Johnny Hayward.

For any new band starting out and looking for a role model on which to base their fledgeling career, they won’t go far wrong by looking at Canadian extra-terrestrial metallers Voivod. Now into their 35th year together, and having just released their 14th studio album, the rather splendid ‘The Wake’, the band appear to be at yet another creative high on their rollercoaster ride of a back catalogue, and judging by the very respectable midweek turn out in The Globe tonight I’m not the only one thinking this way.


Greek thrashers Bio-Cancer are certainly one of those bands who could learn a thing or two from their European touring counterparts, largely because playing traditional thrash over which singer Lefteris Hatziandreou delivers screaming death metal vocals is not exactly an easy first listen. So, for the first few songs I honestly think this all might be something of an elaborate in-joke, and if my memory banks serve me correctly isn’t that exactly how tonight’s headliners were also described in their very early days? This small point aside certainly doesn’t detract from the fact that the five-piece immediately win over the crowd who absolutely lap up the tight as hell and in your face brand of ear-piercing thrash that these young lads from Athens take great pleasure in blitzing us with. It’s, unfortunately, all pretty one-dimensional stuff for the uninitiated however by the time the guys reach set closer ‘Spread The Cancer’ even I’m nodding along in appreciation.


Tonight, is actually my first time of seeing Voivod indoors, it’s also the first time the progressive thrash giants have ever played in Cardiff (Bristol being the nearest they’ve ever gotten to crossing the River Severn previously), and as would be expected for such a momentous occasion stage front of The Globe is totally buzzing with anticipation as the band’s atmospheric intro tape kicks in.  Taking to the stage with the explosive punk metal of ‘Post Society’ from the 2016 EP of the same name the band are immediately firing on all cylinders and the sound is loud enough to totally piss the venue’s neighbours off once and for all. Led by perma-grinning singer Denis (Snake) Bélanger the enthusiasm with which the guys deliver their material simply acts as a means of drawing you into their headspace, then once you’re on board, whoosh you’re off on a musical trip that celebrates a huge chunk of the three and a half decades the guys (in various guises) have been producing some of the most direct yet challenging music ever to be released under the banner of Heavy Metal.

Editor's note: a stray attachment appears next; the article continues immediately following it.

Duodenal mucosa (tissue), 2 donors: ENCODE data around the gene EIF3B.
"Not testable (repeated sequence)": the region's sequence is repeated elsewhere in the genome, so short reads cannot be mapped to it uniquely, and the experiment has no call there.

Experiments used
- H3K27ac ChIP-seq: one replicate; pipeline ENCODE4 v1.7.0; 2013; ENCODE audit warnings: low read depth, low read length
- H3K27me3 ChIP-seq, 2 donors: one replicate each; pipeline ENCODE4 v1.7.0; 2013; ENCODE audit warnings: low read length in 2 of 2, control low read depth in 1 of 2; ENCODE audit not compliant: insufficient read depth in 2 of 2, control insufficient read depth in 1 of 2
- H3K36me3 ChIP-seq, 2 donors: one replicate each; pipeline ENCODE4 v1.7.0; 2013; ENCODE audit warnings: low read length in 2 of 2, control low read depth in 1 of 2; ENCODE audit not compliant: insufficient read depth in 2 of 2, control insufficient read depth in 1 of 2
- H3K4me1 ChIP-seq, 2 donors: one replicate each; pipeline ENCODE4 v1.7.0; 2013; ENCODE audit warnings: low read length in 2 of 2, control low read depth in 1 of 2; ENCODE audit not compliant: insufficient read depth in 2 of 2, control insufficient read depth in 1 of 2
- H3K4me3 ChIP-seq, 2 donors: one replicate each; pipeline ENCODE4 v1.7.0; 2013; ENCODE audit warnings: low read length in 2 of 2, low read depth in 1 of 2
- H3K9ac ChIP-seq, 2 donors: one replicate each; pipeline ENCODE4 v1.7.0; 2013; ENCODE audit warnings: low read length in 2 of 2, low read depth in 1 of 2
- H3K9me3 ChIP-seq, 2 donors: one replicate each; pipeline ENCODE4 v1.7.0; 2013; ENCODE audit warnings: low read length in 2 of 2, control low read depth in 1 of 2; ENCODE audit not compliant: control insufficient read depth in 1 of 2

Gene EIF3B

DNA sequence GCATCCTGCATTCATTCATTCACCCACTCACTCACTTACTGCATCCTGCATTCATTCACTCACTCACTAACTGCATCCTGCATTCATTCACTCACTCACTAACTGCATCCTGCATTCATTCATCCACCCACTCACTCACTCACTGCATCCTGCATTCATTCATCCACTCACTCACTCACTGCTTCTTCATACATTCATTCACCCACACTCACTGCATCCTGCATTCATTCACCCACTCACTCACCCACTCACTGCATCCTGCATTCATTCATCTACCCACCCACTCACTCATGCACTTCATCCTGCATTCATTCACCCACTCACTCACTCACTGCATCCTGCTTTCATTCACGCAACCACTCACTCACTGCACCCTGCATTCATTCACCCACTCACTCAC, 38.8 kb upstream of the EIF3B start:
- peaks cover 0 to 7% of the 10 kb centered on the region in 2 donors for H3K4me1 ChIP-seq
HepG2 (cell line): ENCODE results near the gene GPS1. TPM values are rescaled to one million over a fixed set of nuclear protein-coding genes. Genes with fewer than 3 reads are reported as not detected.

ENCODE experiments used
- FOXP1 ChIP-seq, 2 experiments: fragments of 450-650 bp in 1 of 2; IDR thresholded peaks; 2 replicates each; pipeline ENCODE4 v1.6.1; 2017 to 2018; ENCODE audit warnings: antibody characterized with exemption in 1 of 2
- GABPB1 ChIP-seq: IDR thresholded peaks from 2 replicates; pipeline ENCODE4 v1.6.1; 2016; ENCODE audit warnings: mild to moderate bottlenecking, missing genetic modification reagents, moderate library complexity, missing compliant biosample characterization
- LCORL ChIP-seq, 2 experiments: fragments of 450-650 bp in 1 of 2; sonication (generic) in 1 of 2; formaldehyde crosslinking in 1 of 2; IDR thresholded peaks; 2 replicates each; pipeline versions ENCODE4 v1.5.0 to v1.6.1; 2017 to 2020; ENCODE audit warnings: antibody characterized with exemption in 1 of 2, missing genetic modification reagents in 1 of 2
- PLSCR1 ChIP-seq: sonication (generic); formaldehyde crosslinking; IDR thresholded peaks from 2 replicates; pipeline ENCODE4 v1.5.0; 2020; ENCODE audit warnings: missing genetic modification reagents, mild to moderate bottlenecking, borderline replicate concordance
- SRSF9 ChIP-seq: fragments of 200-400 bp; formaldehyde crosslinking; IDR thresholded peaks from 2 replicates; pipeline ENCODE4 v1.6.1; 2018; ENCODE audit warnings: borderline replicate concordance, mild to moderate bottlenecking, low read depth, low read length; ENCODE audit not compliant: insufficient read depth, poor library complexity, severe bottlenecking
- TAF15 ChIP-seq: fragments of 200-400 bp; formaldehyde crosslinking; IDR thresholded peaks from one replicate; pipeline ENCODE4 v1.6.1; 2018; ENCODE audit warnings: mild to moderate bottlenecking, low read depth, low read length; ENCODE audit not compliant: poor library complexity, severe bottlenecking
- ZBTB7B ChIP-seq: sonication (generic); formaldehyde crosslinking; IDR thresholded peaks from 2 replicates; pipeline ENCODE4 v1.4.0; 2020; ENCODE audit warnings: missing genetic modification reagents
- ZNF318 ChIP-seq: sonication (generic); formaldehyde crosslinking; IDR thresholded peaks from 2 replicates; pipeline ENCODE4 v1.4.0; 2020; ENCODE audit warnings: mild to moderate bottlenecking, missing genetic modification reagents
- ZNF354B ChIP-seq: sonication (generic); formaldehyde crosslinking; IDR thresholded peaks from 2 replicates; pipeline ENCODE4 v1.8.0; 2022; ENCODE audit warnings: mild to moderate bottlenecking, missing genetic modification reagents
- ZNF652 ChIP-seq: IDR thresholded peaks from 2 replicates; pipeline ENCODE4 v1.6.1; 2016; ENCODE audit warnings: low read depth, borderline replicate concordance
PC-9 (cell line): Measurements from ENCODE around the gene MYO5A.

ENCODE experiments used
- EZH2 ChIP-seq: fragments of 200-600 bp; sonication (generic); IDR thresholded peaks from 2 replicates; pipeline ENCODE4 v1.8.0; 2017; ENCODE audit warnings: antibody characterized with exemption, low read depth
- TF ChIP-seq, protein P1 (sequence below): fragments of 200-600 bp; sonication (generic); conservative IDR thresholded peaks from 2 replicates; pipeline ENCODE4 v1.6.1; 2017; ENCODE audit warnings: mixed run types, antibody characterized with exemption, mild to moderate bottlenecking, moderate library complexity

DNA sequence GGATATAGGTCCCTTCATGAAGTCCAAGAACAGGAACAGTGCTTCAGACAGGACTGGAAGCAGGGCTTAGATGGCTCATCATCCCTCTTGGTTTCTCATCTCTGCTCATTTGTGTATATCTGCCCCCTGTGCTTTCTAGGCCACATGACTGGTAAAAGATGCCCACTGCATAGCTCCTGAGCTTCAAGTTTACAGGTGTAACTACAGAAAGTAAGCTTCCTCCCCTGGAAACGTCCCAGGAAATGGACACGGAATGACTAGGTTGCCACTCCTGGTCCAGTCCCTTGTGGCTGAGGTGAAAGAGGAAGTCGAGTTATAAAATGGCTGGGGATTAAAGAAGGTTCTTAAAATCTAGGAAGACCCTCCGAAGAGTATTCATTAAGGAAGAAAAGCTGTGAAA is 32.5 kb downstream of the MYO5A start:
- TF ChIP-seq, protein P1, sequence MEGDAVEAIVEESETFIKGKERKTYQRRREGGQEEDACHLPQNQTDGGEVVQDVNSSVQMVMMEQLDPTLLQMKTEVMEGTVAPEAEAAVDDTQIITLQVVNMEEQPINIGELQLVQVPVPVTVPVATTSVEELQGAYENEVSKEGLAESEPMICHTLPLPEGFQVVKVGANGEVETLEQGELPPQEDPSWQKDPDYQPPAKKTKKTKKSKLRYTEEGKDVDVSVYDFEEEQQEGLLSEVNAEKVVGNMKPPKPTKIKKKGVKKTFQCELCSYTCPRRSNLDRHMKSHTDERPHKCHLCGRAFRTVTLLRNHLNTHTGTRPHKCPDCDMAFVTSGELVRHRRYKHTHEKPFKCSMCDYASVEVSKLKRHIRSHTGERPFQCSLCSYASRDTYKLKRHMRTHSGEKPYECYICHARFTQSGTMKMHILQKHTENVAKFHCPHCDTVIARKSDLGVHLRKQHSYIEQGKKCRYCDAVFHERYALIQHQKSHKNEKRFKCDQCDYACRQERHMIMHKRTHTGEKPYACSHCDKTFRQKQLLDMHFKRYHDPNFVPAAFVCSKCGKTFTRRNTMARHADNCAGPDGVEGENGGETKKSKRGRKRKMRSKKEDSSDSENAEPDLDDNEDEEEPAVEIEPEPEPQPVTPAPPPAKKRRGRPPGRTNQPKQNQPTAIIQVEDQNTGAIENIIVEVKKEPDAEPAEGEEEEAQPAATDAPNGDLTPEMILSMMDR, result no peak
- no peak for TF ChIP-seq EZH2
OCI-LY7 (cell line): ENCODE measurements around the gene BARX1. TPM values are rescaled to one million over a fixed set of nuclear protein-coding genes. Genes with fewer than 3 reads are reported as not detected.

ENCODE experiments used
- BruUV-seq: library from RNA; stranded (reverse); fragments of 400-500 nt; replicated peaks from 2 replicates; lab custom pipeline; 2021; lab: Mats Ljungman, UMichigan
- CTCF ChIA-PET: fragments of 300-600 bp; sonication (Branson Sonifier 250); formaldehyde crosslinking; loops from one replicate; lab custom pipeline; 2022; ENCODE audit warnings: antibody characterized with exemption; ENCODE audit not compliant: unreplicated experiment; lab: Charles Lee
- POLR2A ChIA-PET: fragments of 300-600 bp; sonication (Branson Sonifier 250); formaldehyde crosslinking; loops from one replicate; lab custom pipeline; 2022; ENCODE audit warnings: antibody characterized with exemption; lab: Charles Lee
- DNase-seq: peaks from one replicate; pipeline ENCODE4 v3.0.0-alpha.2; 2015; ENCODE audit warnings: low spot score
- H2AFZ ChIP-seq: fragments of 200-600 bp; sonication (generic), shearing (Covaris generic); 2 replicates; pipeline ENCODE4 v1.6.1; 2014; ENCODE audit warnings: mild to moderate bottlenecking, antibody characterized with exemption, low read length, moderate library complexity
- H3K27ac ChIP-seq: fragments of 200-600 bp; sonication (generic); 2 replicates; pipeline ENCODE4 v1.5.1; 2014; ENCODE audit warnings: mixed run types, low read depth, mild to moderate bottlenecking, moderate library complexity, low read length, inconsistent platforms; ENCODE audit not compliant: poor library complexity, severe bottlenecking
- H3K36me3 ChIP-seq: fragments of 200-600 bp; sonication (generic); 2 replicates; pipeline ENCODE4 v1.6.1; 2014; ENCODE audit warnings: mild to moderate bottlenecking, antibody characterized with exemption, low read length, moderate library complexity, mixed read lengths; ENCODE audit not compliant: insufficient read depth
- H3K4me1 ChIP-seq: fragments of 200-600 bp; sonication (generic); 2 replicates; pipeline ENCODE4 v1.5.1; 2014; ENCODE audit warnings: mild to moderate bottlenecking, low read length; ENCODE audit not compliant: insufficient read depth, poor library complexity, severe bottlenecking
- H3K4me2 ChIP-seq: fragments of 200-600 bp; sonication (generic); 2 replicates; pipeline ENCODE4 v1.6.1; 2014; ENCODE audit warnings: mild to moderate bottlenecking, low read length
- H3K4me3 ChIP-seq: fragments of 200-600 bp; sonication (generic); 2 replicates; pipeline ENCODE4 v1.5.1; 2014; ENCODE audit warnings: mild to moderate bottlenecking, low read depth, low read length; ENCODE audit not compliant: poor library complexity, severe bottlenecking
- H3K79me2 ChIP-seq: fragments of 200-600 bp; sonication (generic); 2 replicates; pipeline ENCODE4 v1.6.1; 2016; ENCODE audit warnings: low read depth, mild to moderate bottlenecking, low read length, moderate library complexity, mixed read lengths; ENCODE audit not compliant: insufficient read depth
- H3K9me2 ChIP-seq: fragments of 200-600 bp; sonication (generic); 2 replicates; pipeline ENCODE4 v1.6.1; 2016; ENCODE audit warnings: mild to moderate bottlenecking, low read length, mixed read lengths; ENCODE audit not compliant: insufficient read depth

Across the next ninety minutes, we are treated to a set chock full of classics from the band’s back catalogue along with three of the very best tracks (‘Obsolete Beings’, IConspiracy and ‘Always Moving’) from the recently released ‘The Wake’ album. Admittedly it’s the earlier ground-breaking thrash thunder of tracks like ‘Ravenous Medicine’ and ‘Technocratic Manipulators’ that really get the audience chomping at the bit. It’s when the band delve into the more genre-busting aural nuggets like ‘Into My Hypercube’ from 1989’s ‘Nothingface’, ‘The Prow’ from be hugely underrated ‘Angel Rat’ album, plus ‘The Lost Machine’ from ‘The Outer Limits’ that I start to wonder why Voivod have never really achieved the same crossover success that a band like Mastodon has, and if you do have the answer to that one, please make sure to mail it to the usual RPM address, because I’d love to know why.



With drummer Michel (Away) Langevin being the only constant member of the band since their formation in 1982 it’s certainly worth highlighting that he is also one of the most technically proficient drummers I’ve seen performing in this genre in recent times. At the festivals I’ve seen that band at previously that wasn’t always so obvious but, in a venue, where you are literally standing eyeball to eyeball with the musicians he is nothing short of astonishing, especially on jackhammer fast blasts like ‘Order Of The Blackguards’.  Let’s also not forget the newer guys Daniel ‘Chewy’ Mongrain on guitar and Dominique ‘Rocky’ Laroche on bass who more than hold their own, in particular, Chewy who has been in the band since 2008 and is the almost perfect replacement for the seemingly irreplaceable Denis (Piggy) D’Amour.

With the band also dedicating their signature tune ‘Voivod’ to their lost brother before leaving us, albeit very briefly, ahead of the thoroughly deserved encore of ‘Overreaction’ which sends every one of us home buzzing with excitement and my ears ringing like when I was a teenager. On leaving the venue it was also heartening to see the whole band almost immediately hanging out around the merch table happily chatting away signing shirts and records for fans without the need for the whole VIP bollocks that is being exploited elsewhere in the business right now.  Thirty-five years in the business and these guys are still more punk rock than some punk rock bands are in 2018.


Unique, influential and above all absolutely fucking essential in an age of beige. Ladies and gentlemen, I give you Voivod.

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